Flat metrics on $n$-toruses, their systoles, and the “shortest vector problem”

Apologies if this is too basic, but I haven't been able to find any info about the question. Is there anything known about the moduli space of flat metrics on an $n$-torus (i.e., $(S^1)^n$)? Information about the moduli space of lattices in families of Lie groups other than $\mathbb{R}^n$ would be of interest as well. (But I want to stress I am curious about families of Lie groups with the dimension going to infinity rather than a fixed-dimensional example.)

Ultimately, I'm interested in any information about the systoles of flat tori (i.e., the length of the shortest non-contractible loop). I do know the Gromov systolic inequality but was wondering what more is known (esp. since the Gromov inequality is straightforward in the flat case.)

I am asking (and the question has the computational-complexity tag) because I've been reading about the "shortest vector problem"*, and it struck me that it is equivalent to finding the systole of a flat torus, and so I was curious about any understanding of the problem from this perspective. (I guess this equivalence should predict that there can't be too much understanding of flat metrics on tori since the shortest vector problem is NP hard.)

*The shortest vector problem is: Given the generators of a Euclidean lattice, find the shortest (WRT the Euclidean norm say) element in the lattice.

• The "systolic geometry of flat tori" is exactly the same a the "geometry of numbers" and you will find the info you want more readily if you look under that heading. I like the book by Gruber and Lekkerkerker. Try that as starting point. – alvarezpaiva Aug 21 '17 at 7:47

The moduli space of $n$-tori (of volume 1) is the locally symmetric space (orbifold) $SO(n)\backslash SL(n,\mathbb{R})/SL(n,\mathbb{Z})$. The symmetric space is also the space of positive-definite symmetric matrices of determinant 1, and $SL(n,\mathbb{Z})$ acts on these as the symmetric square representation (i.e. by reparameterizing quadratic forms). Various things are known about its spine (the well-rounded retract), and the systole is known to be a topological Morse function.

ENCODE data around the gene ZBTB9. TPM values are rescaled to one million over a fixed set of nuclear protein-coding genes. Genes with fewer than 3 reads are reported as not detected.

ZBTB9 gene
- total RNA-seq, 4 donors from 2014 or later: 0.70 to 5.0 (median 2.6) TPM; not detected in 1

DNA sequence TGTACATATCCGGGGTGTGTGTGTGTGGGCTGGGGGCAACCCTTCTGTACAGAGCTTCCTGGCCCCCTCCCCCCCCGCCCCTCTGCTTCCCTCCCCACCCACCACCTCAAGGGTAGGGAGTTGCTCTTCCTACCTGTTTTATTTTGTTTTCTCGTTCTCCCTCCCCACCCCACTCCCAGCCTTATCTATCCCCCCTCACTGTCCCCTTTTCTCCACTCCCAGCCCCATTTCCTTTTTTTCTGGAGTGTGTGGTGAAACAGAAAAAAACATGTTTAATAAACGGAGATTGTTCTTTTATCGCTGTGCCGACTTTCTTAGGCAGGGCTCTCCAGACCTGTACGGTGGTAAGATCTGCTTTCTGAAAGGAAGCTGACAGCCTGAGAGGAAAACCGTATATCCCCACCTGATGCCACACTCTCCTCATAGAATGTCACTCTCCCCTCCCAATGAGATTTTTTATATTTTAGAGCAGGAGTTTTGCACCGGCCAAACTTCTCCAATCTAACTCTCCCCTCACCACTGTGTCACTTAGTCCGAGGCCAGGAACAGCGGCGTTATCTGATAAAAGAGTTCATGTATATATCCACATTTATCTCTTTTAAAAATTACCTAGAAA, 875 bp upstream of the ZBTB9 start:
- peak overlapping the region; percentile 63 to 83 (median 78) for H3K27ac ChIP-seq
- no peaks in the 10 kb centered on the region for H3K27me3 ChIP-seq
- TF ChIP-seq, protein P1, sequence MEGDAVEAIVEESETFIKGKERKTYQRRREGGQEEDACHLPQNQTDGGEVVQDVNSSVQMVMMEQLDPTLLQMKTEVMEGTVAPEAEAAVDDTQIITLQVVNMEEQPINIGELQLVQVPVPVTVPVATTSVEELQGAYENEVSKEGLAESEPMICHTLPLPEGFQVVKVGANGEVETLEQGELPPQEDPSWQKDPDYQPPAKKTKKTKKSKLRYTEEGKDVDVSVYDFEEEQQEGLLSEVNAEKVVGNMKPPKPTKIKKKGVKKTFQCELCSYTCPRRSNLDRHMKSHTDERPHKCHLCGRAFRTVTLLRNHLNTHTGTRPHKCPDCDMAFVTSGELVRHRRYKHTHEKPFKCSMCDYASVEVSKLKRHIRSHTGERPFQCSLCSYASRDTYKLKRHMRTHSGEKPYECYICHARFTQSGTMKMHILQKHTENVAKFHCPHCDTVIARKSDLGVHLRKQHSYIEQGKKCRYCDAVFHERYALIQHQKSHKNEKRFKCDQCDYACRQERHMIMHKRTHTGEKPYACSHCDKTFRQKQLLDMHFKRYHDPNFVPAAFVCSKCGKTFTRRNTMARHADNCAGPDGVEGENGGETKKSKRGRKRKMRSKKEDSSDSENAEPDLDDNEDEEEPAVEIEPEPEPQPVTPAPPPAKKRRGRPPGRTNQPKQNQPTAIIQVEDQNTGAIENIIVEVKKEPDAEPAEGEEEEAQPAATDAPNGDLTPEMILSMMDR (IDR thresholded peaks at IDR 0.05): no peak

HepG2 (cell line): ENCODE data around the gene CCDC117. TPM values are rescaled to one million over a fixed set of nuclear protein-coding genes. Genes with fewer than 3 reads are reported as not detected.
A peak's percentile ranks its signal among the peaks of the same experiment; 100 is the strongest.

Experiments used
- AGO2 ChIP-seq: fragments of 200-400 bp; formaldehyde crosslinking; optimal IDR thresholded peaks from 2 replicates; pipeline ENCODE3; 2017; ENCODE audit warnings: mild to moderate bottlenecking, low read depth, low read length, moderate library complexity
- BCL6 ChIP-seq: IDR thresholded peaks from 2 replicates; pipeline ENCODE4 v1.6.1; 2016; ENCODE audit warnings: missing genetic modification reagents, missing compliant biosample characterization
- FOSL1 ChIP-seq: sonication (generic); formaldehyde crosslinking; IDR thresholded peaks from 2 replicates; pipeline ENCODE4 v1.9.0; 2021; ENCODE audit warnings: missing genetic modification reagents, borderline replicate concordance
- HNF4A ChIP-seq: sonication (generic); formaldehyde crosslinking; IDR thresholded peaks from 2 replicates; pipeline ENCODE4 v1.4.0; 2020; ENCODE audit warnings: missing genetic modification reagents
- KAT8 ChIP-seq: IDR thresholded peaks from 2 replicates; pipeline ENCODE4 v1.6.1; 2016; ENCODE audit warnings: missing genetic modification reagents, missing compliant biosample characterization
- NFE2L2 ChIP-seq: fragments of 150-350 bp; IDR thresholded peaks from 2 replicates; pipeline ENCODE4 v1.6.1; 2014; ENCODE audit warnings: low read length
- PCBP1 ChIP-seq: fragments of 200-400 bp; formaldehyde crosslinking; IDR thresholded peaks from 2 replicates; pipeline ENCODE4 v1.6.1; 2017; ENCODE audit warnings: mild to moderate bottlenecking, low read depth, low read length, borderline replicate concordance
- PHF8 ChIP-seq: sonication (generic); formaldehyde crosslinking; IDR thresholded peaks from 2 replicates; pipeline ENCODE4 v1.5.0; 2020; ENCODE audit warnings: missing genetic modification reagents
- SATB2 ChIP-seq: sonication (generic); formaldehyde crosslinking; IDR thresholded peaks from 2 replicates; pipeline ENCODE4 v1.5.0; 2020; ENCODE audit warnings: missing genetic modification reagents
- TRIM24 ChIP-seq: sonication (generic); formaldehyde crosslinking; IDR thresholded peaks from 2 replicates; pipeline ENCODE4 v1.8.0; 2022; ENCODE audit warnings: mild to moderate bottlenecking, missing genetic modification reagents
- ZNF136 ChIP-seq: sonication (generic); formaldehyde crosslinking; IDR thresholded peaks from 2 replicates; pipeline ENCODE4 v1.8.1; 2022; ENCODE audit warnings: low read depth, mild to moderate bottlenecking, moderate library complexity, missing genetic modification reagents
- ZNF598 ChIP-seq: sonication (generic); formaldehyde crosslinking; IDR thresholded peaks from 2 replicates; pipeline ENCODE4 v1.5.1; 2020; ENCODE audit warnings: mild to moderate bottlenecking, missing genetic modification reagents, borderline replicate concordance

But really when you are asking about systoles of tori, you are asking about lattice sphere packings, of which much is known. Given a systole of length $l$, there exists a ball at any point in the torus whose radius is $l/2$, and whose interior is embedded, and conversely. Hence lattices with maximal sphere packings achieve the maximal systole for volume 1. In a given dimension, this is equivalent to determining Hermite's constant. The optimal lattice packings are known in dimensions $\leq 8$ and $24$. Check out the encyclopedic

Conway, J.H.; Sloane, N.J.A., Sphere packings, lattices and groups. With additional contributions by E. Bannai, R. E. Borcherds, J. Leech, S. P. Norton, A. M. Odlyzko, R. A. Parker, L. Queen and B. B. Venkov., Grundlehren der Mathematischen Wissenschaften. 290. New York, NY: Springer. lxxiv, 703 p. (1999). ZBL0915.52003.

Gruber and Lekkerkerker is out of date. Some of the best work on the subject is by

Banaszczyk, W. Inequalities for convex bodies and polar reciprocal lattices in R^n. II. Application of K -convexity. Discrete Comput. Geom. 16 (1996), no. 3, 305-311.

or for a more elementary treatment

Bangert, Victor; Katz, Mikhail. Stable systolic inequalities and cohomology products. Dedicated to the memory of Jürgen K. Moser. Comm. Pure Appl. Math. 56 (2003), no. 7, 979-997.